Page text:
Below I will list the top 7 specifications for selecting the best snowboard for a beginner and the reasons why.
Having the right snowboard for your ability level, especially as a beginner will have a significant impact on the speed of your progression.
The Top 7 Things to Look Out For In a Beginner Board
The following 7 things should be all you are concerned about as a beginner to aid your progression. Other factors at this stage are unimportant.
Note that there are many boards that are good for beginners that may also be good as all mountain boards and freestyle boards for more experienced riders. That does not make them any less relevant as beginner boards if they have the following factors.
At the end of the post I have provided links to my top 5 men’s and women’s beginner boards to make your research easier. Check out the “My Top Recommendations” section below.
Thing #1: Camber Profile
The illustration above is an (very rough and exaggerated!) image of what a Hybrid Camber profile would look like, looking side on to the snowboard
For me the Camber Profile (in addition to Thing #2 – Flex) is the most important factor for beginners.
This is because the camber profile affects two very important things for beginners, which are:
- A feeling of stability underfoot; and
- Ease of turn initiation
When you are starting out you want to feel as stable as possible to aid balance. You also want the most difficult thing for beginners (linking turns) to be made easier by the specs of the board.
The best camber profiles for both stability and turn initiation, in my opinion, are Flat to Rocker and Hybrid Camber. For more information on Camber Profiles click here
A Hybrid Camber Profile has camber underfoot which will feel very stable and a Flat to Rocker profile has a flat section underfoot which will also feel very stable.
So why are completely flat profiles or traditional camber profiles not an option? Simple, turning ability.
As a beginner you want turning to be as easy as possible to build confidence. If you are forever catching an edge your confidence will take a long time to build up and your progression will be slow.
A traditional camber profile has camber not only underfoot but also towards the tip and tail. This camber towards the tip and tail will make it easier to catch an edge – not good for a beginner. Similarly, a completely flat board will have flat towards tip and tail – also great for catching an edge!
The Hybrid Camber profile has rocker sections towards the tip and tail to go with the Camber underfoot. This allows for a more catch-free ride. The Flat to Rocker profile, as the name suggests also has rocker towards the tip and tail.
Which Camber Profiles to Avoid
In my opinion, in addition to the Traditional Camber and Continuous Flat profiles the Continuous Rocker profile is also not the best for beginners, even though traditionally this was recommended for beginners – but that was before hybrid cambers emerged.
The Continuous Rocker has been often recommended to beginners (but I think that was maybe before the hybrid profiles really took hold). This profile has rocker underfoot which will feel “loose” – not ideal for beginners – and there are no camber or flat sections to add stability. It will be catch free for sure but will likely feel too loose to be good for beginners.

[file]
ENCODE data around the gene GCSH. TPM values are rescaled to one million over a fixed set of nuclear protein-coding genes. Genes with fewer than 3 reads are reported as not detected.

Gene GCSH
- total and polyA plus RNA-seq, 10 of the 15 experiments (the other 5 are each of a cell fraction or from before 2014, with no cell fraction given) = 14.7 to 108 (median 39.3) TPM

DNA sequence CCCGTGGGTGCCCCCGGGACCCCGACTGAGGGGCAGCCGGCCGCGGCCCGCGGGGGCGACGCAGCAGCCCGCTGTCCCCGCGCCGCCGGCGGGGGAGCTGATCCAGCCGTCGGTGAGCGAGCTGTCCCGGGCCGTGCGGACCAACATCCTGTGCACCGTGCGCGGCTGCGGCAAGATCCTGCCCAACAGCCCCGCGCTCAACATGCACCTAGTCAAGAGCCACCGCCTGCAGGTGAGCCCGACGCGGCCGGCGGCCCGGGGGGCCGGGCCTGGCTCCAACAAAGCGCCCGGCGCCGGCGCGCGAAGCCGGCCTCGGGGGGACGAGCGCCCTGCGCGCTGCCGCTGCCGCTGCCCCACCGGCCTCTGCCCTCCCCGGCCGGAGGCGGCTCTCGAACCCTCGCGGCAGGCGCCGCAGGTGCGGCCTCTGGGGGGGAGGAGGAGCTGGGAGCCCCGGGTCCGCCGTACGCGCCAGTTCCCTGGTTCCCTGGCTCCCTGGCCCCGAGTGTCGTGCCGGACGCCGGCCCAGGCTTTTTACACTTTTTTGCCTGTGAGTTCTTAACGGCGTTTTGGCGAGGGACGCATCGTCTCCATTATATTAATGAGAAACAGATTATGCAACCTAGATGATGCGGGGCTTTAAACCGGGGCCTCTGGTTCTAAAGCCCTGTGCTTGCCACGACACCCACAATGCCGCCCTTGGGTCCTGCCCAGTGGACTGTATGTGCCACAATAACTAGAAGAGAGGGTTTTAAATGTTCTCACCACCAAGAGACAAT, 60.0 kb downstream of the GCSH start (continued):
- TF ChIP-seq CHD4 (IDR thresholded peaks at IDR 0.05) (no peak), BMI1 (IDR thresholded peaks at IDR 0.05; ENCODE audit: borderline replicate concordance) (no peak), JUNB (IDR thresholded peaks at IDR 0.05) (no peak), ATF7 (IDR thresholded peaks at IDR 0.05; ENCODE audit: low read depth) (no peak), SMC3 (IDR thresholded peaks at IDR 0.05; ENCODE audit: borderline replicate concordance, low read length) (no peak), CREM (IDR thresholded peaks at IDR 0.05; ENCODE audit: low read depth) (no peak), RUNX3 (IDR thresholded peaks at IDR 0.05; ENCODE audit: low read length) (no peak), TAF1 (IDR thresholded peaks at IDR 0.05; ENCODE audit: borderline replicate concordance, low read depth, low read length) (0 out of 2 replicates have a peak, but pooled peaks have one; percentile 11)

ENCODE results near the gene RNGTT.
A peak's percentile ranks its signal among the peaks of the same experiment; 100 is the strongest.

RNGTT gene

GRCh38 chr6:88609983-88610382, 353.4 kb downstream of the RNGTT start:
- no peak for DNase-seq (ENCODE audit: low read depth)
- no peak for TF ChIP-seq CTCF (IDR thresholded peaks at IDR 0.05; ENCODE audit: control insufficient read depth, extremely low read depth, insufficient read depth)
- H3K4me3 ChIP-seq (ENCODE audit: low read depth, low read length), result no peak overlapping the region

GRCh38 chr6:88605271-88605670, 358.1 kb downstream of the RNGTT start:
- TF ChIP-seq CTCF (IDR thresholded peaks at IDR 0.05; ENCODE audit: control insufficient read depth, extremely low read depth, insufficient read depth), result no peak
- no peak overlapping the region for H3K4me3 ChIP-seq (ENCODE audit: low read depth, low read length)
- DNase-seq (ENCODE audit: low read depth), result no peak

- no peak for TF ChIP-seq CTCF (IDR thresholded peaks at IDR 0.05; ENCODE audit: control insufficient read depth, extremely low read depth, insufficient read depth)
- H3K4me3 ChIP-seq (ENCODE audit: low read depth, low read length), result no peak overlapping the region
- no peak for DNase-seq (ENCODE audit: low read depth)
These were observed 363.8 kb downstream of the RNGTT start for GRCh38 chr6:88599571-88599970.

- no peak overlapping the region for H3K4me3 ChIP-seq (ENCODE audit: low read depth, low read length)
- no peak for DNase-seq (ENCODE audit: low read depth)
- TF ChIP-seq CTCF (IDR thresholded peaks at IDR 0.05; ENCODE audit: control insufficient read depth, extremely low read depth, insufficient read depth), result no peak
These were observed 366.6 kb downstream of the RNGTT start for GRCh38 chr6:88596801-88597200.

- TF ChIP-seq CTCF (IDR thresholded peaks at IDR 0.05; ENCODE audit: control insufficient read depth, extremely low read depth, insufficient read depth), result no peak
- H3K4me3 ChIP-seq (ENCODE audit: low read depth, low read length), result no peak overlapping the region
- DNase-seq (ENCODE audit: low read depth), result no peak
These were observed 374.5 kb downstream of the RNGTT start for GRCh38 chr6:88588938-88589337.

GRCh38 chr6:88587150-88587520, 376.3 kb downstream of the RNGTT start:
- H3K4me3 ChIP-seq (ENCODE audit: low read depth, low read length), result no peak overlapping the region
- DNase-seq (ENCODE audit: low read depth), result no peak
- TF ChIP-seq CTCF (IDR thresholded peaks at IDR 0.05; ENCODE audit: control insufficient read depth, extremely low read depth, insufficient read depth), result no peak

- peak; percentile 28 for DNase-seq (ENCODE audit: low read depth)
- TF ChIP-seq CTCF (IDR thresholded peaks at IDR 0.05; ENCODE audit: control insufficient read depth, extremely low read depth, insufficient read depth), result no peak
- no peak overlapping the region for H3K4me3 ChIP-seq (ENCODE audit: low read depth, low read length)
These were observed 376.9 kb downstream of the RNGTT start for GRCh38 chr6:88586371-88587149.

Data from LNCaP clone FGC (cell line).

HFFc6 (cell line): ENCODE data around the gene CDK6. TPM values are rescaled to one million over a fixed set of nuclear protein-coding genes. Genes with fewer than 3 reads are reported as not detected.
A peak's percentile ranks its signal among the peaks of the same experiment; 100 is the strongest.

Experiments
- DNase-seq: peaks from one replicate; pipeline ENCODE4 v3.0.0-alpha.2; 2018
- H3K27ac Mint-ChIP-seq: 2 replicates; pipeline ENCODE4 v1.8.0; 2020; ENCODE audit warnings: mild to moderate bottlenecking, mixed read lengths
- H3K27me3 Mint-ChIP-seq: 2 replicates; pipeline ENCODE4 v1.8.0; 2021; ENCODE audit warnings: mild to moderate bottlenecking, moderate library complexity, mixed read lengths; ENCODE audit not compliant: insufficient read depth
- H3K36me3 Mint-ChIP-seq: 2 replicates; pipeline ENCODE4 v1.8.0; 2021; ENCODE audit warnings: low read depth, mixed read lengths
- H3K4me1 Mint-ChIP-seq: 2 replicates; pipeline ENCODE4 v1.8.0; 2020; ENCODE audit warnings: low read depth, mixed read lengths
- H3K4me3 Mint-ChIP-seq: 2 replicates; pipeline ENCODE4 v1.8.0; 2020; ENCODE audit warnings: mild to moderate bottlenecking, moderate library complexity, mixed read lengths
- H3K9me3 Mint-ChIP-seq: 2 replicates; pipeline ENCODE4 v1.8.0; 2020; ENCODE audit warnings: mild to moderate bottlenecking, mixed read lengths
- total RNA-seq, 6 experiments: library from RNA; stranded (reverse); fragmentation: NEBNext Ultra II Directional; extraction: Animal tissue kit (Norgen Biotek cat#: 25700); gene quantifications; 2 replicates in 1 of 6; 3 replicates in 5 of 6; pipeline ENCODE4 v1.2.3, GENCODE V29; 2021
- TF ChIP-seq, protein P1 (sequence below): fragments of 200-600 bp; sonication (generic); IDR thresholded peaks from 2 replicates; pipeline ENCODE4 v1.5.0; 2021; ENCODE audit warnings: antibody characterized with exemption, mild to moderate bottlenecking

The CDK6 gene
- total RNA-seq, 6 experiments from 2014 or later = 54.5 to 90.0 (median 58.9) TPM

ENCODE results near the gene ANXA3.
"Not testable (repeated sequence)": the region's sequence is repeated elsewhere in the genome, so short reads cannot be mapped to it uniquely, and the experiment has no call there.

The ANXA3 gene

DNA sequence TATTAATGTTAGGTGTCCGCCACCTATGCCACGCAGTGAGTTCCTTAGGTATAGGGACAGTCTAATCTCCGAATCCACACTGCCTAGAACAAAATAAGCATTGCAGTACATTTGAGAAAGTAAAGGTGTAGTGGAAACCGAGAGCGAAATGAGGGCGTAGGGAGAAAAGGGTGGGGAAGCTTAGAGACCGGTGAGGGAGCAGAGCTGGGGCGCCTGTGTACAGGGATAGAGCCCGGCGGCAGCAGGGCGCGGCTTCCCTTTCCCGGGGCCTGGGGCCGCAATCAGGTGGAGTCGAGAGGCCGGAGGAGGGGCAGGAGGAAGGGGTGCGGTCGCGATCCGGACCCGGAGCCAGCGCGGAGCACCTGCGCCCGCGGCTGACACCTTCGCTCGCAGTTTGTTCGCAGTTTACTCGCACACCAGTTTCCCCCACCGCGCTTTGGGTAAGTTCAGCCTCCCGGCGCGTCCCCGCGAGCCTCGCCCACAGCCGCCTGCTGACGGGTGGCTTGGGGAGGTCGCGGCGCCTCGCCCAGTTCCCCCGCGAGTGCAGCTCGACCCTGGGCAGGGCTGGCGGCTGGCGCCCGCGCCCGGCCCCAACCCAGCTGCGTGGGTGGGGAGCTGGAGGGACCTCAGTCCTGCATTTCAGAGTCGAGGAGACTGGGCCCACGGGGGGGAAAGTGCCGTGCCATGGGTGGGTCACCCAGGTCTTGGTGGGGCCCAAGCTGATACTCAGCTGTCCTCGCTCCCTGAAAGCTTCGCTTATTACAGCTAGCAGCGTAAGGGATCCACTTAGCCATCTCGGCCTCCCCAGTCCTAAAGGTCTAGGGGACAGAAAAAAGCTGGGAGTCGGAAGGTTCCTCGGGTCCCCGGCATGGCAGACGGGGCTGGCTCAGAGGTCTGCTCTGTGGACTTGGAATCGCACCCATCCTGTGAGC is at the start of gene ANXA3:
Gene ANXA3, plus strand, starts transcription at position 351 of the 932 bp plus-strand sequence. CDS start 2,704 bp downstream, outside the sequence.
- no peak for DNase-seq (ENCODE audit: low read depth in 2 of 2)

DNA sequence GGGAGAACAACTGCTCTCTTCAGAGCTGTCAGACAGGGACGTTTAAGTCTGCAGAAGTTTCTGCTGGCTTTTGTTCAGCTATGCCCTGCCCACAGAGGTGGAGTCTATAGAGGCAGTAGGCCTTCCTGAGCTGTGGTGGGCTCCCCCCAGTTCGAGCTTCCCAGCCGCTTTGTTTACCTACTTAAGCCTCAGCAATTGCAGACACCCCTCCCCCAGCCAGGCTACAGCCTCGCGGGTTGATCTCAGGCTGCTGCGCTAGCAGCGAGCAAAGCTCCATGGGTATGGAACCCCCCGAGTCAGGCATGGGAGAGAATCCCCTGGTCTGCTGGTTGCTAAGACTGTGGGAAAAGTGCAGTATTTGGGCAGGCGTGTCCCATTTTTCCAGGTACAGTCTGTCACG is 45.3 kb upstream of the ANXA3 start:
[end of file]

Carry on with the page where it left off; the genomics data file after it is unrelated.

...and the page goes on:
The Hybrid Rocker profile is hit and miss for beginners. Because it has camber sections it has some decent stability – but it does have rocker beneath the feet which can sometimes, depending on the length and the degree of rocker, give a looser feel – but nowhere near as loose as a continuous rocker profile.
Some Hybrid Rocker Profiles will and some won’t have rocker again out towards the tips to assist with a more catch-free ride. The rocker between the feet can help with this though – so I’d say that the Hybrid Rocker in general is the 3rd best camber profile for beginners.
Thing #2: Flex
Equally as important as the Camber Profile is the flex of the board. This is a bit easier to understand.
The best flex for a beginner is medium-to-soft (3 or 4 out of 10).
The reason for this is that a flex that is on the softer side is easier to manoeuvre and manipulate. If the board is stiff it will be tough to move around and you are going to have a hard time controlling it – it will take you for a ride instead of you riding it!
Stiff flex may give you more stability at high speeds on steep slopes – but these are not things that you will be involved in early on.
A stiffer snowboard is also physically more difficult to turn. This means it takes a lot more energy and will wear your muscles out quicker. But more importantly for beginners, if you have to put in a lot of effort to turn the board it will be much more difficult to turn with good technique. You are likely to use your back leg as a rudder and to twist your upper body to help initiate the turn – 2 things that are not good habits to get into and will lead to poor technique.
I recommend a medium-soft flex as opposed to soft flex (1 or 2 out of 10) because if the flex is too soft then it will compromise too much on edge-hold.
It also gives the best option in terms of the right balance between being easy to manoeuvre and allowing you to grow into the board a wee bit as you tackle steeper slopes and ride at greater speeds.
If a board has a flex rating out of 10 (as a lot of them do) I would go for something around 3 or 4 for the beginner.
Thing #3: Stance and Shape
The best stance for a beginner is a centered stance. This is because a centered stance is easier to get your balance on because you are centered on the board. So look for a snowboard that has a centered stance.
The best shape for a beginner snowboard is a true twin shape. A true twin shape is perfectly symmetrical – like having a centered stance this makes it easier to find and keep your balance.
Thing #4: Base of the Snowboard
There are broadly two types of bases for snowboards – extruded and sintered bases. Both have their pluses and minuses.
When it comes to a beginner board an extruded bases is preferred. This is for a few reasons.